"...to undermine or backdoor encryption..."

      General research is fine, but this was quite specific. Not a good idea.

      reply to this | link to this | view in chronology ]

    • icon
      CK20XX (profile), 4 Jun 2015 @ 7:16am

      Re: Makes Just As Little Sense As Banning Research Into Gun Safety Or Climate Change

      It's only a good idea to ban the research when it's quite clear that the researchers don't intend to do any research in the first place.

      reply to this | link to this | view in chronology ]

    • icon
      Mason Wheeler (profile), 4 Jun 2015 @ 7:16am

      Re: Makes Just As Little Sense As Banning Research Into Gun Safety Or Climate Change

      I disagree. There are some questions that should not be asked, and "how can we efficiently sabotage vital technology that keeps the general public safe and make sure they don't find out?" is absolutely one of them!

      reply to this | link to this | view in chronology ]

    • identicon
      Anonymous Coward, 4 Jun 2015 @ 9:40am

      Re: Makes Just As Little Sense As Banning Research Into Gun Safety Or Climate Change

      They're not banning encryption research; they're banning research into falsifying safety. This would be the equivalent to banning research into figuring out how to make guns unsafe while retaining the appearance of safety, or research into how to falsify climate records (or reports) without anyone noticing.

      If either of those is happening, I'd be happy to have funds pulled from those programs too.

      reply to this | link to this | view in chronology ]

    • icon
      SteveMB (profile), 4 Jun 2015 @ 1:01pm

      Re: Makes Just As Little Sense As Banning Research Into Gun Safety Or Climate Change

      This isn't about banning any sort of genuine scientific "research". It's about banning use of government resources to commit fraud. It's like (for example) banning government chemistry labs from trying to develop a chemical to mask melamine detection so that crooked businesses can sell poison pet food.

      reply to this | link to this | view in chronology ]

  • icon
    br3n (profile), 4 Jun 2015 @ 4:58am

    just a little hope

    all i can say it is past time for this to happen!!
    br3n

    reply to this | link to this | view in chronology ]

  • identicon
    mcinsand, 4 Jun 2015 @ 5:06am

    but what I really want to see (as if there were any chance)...

    These elected officials took an oath of office to uphold the US Constitution, and then they started undermining it. We need to be able to prosecute and jail for such behavior!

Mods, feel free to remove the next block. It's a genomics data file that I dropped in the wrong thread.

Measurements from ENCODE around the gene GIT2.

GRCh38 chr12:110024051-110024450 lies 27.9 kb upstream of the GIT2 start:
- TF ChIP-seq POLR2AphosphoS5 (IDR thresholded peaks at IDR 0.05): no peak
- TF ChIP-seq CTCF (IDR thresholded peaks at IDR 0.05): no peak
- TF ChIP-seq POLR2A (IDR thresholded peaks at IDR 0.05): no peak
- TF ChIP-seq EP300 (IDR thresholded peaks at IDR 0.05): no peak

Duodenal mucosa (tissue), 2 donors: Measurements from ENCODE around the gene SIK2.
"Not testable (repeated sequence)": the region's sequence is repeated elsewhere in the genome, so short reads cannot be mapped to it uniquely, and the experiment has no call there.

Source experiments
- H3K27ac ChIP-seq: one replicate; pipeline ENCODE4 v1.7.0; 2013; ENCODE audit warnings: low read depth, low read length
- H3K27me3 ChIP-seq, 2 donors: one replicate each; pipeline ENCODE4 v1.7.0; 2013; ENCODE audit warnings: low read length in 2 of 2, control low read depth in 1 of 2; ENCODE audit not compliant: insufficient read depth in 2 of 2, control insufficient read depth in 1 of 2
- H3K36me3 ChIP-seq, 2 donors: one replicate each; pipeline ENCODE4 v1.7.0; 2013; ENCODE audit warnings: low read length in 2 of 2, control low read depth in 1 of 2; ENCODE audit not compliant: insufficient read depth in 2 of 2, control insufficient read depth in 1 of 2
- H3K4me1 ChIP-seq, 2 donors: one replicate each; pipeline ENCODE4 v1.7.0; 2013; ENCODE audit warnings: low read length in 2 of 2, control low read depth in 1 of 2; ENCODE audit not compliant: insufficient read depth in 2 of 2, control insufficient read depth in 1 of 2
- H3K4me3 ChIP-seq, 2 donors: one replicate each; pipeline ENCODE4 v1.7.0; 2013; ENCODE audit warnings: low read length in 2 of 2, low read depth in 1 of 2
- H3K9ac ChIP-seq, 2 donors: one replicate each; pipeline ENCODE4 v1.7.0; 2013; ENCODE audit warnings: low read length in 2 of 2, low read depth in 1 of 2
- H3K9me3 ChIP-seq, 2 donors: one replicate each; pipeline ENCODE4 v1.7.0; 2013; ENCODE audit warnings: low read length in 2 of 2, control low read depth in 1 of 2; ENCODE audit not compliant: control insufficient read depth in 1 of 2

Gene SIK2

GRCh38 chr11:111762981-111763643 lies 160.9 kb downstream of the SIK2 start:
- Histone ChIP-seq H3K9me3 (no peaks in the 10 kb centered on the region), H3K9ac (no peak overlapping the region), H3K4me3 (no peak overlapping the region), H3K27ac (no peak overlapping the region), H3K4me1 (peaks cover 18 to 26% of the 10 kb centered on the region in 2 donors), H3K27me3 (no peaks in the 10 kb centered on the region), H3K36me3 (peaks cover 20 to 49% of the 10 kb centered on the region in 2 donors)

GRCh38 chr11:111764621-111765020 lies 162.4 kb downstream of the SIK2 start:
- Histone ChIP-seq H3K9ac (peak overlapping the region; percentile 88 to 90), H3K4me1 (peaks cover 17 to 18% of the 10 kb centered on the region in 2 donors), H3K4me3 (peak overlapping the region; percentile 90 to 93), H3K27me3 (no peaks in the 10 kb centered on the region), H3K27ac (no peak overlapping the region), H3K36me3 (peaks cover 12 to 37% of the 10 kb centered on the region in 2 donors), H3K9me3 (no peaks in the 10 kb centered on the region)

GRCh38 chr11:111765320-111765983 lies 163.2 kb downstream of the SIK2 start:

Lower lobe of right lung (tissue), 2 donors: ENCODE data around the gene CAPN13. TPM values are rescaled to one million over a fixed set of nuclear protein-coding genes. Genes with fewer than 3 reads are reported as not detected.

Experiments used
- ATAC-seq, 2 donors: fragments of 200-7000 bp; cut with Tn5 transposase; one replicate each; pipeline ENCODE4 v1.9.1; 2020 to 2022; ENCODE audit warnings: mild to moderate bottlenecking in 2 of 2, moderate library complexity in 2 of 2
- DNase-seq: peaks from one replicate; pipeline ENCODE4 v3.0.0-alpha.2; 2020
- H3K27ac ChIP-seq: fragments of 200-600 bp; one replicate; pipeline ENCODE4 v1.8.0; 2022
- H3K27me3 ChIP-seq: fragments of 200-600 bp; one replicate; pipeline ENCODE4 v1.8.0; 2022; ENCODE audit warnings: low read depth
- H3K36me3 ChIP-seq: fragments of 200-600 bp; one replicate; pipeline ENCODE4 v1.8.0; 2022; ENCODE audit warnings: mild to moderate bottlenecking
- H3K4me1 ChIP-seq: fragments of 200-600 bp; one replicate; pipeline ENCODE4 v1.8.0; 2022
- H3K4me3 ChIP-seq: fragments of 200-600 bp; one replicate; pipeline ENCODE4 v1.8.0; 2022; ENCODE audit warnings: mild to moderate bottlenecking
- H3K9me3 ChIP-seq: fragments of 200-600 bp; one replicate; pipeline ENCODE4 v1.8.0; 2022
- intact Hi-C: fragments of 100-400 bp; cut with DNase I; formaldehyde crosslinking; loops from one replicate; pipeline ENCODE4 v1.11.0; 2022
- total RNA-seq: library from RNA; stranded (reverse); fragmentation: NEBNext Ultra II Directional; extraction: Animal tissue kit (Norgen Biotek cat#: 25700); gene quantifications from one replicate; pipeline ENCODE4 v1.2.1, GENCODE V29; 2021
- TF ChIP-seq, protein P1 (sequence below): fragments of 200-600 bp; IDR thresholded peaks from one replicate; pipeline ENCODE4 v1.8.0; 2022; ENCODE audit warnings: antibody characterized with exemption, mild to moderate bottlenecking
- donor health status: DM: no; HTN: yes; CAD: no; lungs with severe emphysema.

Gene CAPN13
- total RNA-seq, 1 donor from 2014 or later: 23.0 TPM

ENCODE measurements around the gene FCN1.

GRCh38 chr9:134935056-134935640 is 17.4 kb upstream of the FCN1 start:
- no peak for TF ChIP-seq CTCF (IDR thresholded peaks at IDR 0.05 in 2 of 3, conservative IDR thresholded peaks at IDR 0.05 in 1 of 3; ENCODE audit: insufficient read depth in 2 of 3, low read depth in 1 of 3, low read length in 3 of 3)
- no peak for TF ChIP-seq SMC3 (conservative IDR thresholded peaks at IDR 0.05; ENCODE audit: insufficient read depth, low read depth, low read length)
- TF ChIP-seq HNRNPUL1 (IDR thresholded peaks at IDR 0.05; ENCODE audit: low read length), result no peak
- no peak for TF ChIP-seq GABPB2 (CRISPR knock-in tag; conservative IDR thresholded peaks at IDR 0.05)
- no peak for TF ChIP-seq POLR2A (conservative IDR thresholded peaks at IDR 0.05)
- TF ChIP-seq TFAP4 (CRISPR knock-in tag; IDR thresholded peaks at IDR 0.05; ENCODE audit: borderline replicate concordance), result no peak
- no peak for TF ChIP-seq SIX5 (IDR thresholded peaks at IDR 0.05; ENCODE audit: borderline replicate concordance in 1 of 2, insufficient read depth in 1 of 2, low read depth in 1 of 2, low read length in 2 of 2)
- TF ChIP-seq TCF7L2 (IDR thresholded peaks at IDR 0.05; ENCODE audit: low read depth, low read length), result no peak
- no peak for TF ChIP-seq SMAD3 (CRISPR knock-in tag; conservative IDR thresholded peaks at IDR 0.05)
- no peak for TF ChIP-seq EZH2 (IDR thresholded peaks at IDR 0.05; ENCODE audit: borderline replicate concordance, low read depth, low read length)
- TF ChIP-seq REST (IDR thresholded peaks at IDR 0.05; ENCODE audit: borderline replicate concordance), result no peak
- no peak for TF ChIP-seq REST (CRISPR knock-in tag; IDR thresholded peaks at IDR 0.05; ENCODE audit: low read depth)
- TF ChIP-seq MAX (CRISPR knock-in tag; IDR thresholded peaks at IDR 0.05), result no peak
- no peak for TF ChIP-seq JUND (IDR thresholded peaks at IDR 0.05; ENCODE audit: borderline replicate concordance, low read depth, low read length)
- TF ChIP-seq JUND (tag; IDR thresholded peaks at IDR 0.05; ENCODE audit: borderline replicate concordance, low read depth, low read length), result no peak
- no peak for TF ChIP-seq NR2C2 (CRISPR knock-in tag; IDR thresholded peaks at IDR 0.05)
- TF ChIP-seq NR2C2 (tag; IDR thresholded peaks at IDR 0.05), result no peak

reply to this | link to this | view in chronology ]

  • identicon
    FactoryDude, 4 Jun 2015 @ 5:15am

    Contradictions and hedging:

    "Both of these are very big deals ... Of course, whether or not these actually go anywhere is another story."

    "this particular loophole is closed for good (not that others might still be open...)."

    Headline BLARES: "Overwehelmingly [sic] Passes" then at end that's YANKED AWAY: "all three of these may not survive all the way into law"

    reply to this | link to this | view in chronology ]

  • identicon
    Factory Dude, 4 Jun 2015 @ 5:19am

    Contradictions and hedging:

    "Both of these are very big deals ... Of course, whether or not these actually go anywhere is another story."

    "this particular loophole is closed for good (not that others might still be open...)."

    Headline BLARES: "Overwehelmingly [sic] Passes" then at end that's YANKED AWAY: "all three of these may not survive all the way into law"

    reply to this | link to this | view in chronology ]

    • identicon
      Anonymous Coward, 4 Jun 2015 @ 5:37am

      Re: Contradictions and hedging:

      It is more an indication of just how badly the US political system is broken, where a few people can subvert the will of the many.

      reply to this | link to this | view in chronology ]

  • icon
    DannyB (profile), 4 Jun 2015 @ 6:29am

    If this trend continues . . .

    Consider this. If this trend continues, then soon everyone will have encryption that is as strong as the encryption used by the bad guys. That will make everyone a bad guy. Therefore it is better to use genuine Golden Key encryption approved by both Big Brother and our Dear Leader. That way your data will be nice and safe. None of your comrades can read your documents. They can be read only by you, the National Corporation, and anyone possessing a copy of The Golden Key.

    reply to this | link to this | view in chronology ]